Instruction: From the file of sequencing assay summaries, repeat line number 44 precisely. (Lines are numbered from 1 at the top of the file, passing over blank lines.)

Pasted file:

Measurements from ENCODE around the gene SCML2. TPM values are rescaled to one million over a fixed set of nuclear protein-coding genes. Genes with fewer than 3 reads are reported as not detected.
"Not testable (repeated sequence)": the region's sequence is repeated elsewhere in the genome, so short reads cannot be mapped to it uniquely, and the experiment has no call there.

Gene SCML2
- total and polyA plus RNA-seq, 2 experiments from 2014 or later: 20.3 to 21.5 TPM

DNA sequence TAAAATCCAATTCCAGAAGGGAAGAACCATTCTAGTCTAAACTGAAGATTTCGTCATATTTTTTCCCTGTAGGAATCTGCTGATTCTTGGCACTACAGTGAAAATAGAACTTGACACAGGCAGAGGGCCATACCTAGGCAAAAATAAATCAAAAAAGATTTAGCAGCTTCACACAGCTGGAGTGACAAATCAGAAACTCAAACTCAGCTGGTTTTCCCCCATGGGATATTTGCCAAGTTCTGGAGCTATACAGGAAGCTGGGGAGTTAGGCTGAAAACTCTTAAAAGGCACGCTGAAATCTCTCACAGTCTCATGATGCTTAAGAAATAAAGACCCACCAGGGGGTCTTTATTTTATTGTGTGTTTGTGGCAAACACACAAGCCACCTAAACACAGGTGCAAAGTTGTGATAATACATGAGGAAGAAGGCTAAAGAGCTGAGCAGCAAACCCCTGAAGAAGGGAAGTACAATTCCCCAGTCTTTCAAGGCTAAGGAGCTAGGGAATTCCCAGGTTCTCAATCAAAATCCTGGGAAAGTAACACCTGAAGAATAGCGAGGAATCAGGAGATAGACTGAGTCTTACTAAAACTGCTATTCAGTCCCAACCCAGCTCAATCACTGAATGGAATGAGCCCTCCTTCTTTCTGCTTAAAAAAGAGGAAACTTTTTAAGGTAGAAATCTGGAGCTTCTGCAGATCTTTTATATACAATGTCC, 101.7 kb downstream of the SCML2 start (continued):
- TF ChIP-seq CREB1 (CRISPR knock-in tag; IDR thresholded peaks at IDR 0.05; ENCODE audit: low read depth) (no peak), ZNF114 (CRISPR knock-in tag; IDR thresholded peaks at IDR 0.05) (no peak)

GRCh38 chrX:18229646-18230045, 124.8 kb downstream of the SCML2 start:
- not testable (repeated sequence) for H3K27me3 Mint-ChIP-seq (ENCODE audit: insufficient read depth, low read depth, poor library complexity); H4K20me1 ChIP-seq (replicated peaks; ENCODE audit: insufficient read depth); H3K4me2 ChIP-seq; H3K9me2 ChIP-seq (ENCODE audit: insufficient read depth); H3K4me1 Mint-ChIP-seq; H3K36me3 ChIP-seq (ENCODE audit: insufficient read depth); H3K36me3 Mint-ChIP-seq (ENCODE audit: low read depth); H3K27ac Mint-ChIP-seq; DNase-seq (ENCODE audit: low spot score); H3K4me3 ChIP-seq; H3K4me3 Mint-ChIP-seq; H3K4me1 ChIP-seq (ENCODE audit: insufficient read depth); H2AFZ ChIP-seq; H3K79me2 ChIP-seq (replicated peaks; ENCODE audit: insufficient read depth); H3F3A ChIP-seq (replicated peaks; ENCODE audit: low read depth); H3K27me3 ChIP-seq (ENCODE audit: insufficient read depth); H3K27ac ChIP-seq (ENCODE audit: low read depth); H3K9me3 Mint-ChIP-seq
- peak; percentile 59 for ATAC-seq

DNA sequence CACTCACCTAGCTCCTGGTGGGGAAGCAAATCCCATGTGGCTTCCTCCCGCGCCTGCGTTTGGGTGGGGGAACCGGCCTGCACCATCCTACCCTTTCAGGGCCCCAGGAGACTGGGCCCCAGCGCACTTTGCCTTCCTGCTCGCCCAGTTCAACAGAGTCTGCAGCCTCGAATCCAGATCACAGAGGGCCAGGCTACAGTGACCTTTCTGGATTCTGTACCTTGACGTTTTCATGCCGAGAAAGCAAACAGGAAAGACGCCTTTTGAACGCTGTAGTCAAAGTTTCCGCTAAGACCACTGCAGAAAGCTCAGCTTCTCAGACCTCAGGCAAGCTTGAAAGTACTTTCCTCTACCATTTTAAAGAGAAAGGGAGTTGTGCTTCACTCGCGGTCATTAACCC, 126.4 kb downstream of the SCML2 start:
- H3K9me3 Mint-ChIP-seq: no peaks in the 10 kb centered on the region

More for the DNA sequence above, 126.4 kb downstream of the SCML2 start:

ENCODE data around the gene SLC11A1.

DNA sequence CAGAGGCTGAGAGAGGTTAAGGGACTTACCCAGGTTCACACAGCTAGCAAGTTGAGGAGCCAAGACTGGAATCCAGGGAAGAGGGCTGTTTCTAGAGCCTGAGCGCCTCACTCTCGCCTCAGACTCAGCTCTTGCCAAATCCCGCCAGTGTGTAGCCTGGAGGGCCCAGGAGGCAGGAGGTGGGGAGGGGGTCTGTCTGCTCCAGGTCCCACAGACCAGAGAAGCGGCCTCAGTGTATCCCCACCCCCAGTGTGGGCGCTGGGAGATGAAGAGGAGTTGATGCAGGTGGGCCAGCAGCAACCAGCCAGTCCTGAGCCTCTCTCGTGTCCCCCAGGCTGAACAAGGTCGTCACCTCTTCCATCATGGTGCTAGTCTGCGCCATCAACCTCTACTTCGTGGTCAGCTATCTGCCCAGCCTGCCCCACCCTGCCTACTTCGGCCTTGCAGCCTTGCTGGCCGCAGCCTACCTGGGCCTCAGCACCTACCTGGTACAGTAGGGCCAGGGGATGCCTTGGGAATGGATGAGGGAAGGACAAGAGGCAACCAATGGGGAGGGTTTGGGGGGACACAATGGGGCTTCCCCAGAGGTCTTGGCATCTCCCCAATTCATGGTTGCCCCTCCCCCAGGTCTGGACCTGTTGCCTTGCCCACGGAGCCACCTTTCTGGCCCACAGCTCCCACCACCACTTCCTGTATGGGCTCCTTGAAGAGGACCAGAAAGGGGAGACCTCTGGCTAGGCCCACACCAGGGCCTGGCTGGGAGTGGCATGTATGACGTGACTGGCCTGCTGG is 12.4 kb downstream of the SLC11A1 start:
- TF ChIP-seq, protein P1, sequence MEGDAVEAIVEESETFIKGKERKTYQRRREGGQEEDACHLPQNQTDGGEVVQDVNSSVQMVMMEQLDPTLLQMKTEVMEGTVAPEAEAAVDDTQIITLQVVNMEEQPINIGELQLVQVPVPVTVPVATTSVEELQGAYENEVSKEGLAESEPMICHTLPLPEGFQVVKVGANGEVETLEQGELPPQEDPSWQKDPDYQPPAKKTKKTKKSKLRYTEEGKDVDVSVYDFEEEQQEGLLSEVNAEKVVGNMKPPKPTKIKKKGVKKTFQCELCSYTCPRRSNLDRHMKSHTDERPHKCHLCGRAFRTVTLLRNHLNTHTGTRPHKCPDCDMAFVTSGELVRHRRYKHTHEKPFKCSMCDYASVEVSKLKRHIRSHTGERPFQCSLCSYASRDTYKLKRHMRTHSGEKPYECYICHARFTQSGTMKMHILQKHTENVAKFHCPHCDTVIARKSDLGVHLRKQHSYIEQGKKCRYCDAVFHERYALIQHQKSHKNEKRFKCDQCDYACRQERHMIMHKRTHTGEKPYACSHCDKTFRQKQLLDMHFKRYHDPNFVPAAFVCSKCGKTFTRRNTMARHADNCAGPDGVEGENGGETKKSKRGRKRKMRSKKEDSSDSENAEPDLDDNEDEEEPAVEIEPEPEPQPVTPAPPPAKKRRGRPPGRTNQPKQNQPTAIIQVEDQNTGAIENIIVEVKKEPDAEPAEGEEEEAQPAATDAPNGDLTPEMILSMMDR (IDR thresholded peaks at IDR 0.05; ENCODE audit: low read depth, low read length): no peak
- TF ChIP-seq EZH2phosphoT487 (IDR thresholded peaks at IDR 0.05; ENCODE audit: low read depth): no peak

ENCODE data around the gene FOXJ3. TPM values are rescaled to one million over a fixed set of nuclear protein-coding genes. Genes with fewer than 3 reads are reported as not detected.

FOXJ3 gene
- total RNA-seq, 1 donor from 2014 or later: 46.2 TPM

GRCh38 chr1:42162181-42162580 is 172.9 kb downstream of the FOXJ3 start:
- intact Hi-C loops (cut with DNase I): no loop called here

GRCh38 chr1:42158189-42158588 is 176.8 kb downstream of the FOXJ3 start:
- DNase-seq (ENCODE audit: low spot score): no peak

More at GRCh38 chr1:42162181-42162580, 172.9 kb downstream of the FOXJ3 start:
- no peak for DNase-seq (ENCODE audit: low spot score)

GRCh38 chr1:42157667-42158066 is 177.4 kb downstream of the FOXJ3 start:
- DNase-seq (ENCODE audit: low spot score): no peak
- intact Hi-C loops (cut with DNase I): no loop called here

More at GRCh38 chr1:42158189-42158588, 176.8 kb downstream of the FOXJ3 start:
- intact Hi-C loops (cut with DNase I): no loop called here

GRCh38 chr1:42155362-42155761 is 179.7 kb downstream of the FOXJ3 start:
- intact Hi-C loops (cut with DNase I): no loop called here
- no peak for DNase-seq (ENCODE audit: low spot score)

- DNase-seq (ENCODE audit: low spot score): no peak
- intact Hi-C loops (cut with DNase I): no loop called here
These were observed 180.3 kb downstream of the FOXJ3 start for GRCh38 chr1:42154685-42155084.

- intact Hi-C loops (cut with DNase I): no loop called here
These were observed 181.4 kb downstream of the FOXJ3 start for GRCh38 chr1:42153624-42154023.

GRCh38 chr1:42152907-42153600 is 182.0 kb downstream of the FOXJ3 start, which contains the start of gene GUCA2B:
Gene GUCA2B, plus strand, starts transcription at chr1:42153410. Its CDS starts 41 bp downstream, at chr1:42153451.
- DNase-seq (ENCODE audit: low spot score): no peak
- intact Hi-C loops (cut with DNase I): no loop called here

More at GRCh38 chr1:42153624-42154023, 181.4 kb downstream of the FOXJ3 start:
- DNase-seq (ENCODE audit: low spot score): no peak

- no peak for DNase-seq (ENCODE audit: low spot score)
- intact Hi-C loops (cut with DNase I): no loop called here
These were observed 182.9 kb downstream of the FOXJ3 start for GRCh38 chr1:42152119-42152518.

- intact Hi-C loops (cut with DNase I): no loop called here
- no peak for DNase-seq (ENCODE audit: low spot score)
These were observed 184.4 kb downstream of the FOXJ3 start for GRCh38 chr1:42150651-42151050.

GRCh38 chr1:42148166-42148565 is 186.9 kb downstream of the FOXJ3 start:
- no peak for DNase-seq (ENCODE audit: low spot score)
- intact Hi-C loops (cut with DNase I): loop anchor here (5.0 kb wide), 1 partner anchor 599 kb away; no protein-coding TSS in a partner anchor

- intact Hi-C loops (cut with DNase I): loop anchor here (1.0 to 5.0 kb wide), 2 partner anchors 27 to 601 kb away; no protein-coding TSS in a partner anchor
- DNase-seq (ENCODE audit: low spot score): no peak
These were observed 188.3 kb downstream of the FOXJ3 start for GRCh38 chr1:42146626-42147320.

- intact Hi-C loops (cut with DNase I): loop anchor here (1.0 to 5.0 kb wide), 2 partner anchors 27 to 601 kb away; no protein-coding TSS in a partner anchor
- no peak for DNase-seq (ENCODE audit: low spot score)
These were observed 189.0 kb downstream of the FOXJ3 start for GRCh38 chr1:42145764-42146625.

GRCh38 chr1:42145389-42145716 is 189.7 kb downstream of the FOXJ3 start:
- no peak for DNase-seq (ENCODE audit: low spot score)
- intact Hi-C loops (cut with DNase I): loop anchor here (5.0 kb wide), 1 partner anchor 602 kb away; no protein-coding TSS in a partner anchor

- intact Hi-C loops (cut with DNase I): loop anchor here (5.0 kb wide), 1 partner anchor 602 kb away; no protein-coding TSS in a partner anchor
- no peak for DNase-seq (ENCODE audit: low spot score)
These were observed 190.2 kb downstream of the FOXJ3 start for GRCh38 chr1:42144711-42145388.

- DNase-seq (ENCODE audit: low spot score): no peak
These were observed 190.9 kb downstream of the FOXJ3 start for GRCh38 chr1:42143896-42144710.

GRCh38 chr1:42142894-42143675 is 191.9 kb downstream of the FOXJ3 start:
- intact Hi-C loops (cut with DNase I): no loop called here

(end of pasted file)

- DNase-seq (ENCODE audit: low spot score): no peak